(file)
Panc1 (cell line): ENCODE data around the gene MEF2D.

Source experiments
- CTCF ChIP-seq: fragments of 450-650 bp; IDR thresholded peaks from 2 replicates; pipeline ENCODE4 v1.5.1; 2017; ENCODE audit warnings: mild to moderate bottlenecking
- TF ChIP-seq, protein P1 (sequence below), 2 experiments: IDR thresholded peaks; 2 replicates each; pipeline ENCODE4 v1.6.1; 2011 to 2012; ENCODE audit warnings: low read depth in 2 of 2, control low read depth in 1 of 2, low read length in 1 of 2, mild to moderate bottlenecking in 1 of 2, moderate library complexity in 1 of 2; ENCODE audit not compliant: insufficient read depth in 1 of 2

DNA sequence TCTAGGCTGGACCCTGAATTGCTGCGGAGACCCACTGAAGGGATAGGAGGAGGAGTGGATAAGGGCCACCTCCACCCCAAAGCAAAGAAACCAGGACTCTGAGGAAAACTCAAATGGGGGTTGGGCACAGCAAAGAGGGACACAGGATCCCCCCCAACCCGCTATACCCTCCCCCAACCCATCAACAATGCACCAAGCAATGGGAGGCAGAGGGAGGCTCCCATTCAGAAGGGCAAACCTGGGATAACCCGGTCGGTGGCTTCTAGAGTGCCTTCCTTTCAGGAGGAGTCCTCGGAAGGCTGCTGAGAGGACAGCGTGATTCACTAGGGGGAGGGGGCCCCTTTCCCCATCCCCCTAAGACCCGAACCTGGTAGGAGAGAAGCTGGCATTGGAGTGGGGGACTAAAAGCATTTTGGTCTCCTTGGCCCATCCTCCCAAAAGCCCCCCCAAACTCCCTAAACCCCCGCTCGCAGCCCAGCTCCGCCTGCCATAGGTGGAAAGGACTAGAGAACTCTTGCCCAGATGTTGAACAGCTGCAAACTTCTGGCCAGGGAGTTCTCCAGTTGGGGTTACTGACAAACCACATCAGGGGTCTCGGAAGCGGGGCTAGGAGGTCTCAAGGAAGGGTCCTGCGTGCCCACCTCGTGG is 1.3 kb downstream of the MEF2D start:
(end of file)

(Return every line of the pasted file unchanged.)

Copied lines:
Panc1 (cell line): ENCODE data around the gene MEF2D.

Source experiments
- CTCF ChIP-seq: fragments of 450-650 bp; IDR thresholded peaks from 2 replicates; pipeline ENCODE4 v1.5.1; 2017; ENCODE audit warnings: mild to moderate bottlenecking
- TF ChIP-seq, protein P1 (sequence below), 2 experiments: IDR thresholded peaks; 2 replicates each; pipeline ENCODE4 v1.6.1; 2011 to 2012; ENCODE audit warnings: low read depth in 2 of 2, control low read depth in 1 of 2, low read length in 1 of 2, mild to moderate bottlenecking in 1 of 2, moderate library complexity in 1 of 2; ENCODE audit not compliant: insufficient read depth in 1 of 2

DNA sequence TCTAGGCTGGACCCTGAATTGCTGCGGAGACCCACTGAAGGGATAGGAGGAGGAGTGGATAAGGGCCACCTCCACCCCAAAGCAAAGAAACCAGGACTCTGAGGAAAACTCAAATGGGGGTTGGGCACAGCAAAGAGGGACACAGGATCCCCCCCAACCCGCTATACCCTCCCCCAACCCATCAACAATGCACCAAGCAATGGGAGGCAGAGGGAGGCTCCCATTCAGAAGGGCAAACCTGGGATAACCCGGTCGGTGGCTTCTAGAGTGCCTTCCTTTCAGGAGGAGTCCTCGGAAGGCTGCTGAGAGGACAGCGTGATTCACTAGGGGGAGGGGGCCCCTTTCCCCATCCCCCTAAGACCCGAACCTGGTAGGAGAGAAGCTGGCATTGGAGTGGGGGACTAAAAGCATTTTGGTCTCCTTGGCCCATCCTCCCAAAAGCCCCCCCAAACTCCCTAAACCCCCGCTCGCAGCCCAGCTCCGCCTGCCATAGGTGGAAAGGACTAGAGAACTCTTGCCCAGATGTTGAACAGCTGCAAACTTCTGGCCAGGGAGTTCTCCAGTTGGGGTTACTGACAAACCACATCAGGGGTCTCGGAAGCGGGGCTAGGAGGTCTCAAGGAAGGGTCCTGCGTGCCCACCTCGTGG is 1.3 kb downstream of the MEF2D start: